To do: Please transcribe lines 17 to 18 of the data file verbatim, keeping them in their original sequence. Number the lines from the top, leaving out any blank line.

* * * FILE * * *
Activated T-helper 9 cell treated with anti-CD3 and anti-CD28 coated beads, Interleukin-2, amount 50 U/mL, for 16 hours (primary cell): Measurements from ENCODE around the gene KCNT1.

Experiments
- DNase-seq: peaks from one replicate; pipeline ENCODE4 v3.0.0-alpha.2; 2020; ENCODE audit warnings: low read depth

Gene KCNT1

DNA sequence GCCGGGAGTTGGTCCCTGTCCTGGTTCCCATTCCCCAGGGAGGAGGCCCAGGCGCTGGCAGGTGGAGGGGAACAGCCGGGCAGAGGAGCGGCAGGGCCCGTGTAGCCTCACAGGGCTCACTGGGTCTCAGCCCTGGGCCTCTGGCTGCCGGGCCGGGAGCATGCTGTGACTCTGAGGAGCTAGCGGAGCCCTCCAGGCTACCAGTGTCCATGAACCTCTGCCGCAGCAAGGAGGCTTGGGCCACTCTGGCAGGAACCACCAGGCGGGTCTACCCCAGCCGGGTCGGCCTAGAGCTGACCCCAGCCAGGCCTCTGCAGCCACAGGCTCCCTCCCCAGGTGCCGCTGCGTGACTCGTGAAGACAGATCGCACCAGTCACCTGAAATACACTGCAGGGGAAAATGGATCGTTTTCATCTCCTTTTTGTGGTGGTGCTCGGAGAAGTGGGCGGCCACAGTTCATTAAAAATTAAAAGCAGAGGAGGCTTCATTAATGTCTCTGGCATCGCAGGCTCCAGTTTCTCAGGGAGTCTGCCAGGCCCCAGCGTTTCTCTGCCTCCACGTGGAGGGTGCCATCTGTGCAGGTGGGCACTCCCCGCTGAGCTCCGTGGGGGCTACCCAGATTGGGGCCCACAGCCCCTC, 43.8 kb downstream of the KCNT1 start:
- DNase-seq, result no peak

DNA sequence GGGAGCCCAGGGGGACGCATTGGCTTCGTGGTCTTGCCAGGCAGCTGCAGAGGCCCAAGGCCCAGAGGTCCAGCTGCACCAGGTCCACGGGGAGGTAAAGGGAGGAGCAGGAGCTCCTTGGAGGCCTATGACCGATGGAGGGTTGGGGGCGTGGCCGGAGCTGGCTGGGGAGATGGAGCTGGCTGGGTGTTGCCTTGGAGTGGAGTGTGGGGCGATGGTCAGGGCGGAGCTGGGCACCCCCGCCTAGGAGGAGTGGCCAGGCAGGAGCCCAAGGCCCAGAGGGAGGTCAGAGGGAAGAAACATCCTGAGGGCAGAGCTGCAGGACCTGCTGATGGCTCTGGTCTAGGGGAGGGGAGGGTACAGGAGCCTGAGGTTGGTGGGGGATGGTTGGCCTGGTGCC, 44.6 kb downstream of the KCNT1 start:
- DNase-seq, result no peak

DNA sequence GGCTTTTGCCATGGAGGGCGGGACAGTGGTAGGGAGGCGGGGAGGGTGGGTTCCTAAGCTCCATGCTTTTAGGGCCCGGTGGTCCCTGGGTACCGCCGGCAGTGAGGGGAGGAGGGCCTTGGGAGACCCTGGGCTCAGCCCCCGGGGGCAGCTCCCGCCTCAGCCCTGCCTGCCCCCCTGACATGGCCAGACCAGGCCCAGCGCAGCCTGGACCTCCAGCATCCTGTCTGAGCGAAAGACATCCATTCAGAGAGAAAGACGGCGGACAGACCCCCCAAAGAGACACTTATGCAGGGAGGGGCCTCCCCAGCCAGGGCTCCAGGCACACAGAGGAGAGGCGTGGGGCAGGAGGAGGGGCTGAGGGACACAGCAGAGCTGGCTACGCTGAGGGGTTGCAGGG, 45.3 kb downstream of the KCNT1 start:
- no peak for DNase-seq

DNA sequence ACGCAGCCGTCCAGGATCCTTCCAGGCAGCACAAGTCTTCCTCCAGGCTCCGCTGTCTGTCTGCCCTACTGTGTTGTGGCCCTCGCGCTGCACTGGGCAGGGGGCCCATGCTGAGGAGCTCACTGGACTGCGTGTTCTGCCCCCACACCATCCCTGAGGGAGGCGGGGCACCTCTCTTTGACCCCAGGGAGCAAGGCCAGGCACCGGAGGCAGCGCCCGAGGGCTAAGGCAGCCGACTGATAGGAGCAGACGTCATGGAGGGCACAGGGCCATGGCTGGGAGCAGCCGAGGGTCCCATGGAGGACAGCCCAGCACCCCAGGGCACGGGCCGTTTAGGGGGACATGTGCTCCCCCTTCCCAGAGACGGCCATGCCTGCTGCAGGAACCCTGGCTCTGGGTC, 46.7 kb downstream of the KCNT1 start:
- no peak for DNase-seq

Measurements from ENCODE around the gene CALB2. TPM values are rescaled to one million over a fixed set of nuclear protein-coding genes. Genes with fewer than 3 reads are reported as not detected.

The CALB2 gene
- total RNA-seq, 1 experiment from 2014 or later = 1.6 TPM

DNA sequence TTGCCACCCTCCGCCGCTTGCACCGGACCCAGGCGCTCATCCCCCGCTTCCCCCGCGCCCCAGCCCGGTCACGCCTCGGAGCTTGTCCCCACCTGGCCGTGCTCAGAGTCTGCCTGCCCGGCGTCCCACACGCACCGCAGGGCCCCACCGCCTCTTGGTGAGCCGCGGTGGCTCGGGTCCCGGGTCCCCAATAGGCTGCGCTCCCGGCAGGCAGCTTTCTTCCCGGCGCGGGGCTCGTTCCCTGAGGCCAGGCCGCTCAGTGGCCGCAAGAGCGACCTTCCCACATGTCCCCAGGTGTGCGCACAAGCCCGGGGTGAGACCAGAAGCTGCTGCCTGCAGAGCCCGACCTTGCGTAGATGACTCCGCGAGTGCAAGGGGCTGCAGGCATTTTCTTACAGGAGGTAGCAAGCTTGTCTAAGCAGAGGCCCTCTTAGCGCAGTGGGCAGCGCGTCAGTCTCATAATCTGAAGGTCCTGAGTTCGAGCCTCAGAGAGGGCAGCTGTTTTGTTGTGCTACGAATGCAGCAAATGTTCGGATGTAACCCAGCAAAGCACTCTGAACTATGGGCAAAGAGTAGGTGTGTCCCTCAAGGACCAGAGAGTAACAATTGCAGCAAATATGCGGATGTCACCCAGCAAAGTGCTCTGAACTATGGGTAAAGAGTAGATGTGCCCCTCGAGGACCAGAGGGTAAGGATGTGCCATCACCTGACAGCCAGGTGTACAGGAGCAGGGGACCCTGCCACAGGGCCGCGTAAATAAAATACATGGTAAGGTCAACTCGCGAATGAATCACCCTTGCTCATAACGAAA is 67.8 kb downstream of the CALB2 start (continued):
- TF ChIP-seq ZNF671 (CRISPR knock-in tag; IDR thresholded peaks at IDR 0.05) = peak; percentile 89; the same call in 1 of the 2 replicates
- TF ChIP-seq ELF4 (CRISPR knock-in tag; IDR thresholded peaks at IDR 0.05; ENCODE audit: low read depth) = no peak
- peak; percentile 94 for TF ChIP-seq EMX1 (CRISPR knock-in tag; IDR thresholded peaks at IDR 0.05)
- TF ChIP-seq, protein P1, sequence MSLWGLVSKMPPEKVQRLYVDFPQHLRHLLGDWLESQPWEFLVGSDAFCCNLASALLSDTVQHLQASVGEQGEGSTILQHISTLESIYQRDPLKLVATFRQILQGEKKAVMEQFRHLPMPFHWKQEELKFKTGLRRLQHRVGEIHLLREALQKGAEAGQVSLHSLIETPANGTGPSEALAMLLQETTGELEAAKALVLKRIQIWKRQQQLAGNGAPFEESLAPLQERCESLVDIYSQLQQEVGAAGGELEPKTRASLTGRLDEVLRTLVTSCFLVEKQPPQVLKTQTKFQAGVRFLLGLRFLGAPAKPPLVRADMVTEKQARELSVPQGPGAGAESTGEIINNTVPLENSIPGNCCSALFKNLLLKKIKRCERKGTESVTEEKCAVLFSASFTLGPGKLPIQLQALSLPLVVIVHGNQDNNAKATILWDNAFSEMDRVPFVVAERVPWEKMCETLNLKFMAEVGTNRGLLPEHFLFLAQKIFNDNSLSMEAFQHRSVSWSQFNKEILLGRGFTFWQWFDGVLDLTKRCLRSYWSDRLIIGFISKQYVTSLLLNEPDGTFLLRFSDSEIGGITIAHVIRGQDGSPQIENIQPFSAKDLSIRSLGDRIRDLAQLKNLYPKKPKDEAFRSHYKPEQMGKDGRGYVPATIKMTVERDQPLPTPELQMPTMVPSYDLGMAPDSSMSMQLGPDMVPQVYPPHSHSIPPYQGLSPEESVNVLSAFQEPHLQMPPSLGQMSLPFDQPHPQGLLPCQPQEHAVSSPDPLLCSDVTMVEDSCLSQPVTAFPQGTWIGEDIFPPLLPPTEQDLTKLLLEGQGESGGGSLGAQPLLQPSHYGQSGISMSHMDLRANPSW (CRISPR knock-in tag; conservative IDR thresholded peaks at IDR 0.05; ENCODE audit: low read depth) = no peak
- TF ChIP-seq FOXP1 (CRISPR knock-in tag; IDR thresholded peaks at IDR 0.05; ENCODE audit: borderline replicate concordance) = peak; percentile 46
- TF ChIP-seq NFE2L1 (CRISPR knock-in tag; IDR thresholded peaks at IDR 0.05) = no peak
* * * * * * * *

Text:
- TF ChIP-seq ZNF671 (CRISPR knock-in tag; IDR thresholded peaks at IDR 0.05) = peak; percentile 89; the same call in 1 of the 2 replicates
- TF ChIP-seq ELF4 (CRISPR knock-in tag; IDR thresholded peaks at IDR 0.05; ENCODE audit: low read depth) = no peak